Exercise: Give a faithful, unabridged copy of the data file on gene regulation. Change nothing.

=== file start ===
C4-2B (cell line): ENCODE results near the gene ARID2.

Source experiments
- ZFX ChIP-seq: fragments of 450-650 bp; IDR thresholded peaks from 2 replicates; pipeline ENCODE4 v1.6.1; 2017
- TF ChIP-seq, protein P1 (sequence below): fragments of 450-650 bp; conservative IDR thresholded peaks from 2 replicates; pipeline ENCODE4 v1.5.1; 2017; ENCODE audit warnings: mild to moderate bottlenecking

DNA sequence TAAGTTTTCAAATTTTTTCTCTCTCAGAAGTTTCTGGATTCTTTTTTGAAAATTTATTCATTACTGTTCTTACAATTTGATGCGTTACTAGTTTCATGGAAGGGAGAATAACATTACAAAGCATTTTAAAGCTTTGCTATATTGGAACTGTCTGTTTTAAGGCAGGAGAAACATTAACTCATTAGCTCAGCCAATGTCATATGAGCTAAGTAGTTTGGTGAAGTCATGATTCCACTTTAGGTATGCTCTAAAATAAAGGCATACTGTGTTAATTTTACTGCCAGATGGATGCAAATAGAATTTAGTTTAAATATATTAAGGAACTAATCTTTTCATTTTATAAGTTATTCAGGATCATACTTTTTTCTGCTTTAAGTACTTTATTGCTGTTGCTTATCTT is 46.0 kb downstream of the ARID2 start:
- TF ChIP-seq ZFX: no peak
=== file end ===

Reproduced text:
C4-2B (cell line): ENCODE results near the gene ARID2.

Source experiments
- ZFX ChIP-seq: fragments of 450-650 bp; IDR thresholded peaks from 2 replicates; pipeline ENCODE4 v1.6.1; 2017
- TF ChIP-seq, protein P1 (sequence below): fragments of 450-650 bp; conservative IDR thresholded peaks from 2 replicates; pipeline ENCODE4 v1.5.1; 2017; ENCODE audit warnings: mild to moderate bottlenecking

DNA sequence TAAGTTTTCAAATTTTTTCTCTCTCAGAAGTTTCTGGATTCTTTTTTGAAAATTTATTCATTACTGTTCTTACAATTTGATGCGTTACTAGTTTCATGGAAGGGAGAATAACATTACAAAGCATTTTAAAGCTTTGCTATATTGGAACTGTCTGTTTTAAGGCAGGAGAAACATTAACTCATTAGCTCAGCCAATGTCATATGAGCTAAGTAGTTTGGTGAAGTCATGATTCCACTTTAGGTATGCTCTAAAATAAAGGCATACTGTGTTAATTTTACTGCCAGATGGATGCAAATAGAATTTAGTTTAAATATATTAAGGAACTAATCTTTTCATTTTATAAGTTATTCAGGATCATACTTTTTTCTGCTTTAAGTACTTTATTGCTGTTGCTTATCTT is 46.0 kb downstream of the ARID2 start:
- TF ChIP-seq ZFX: no peak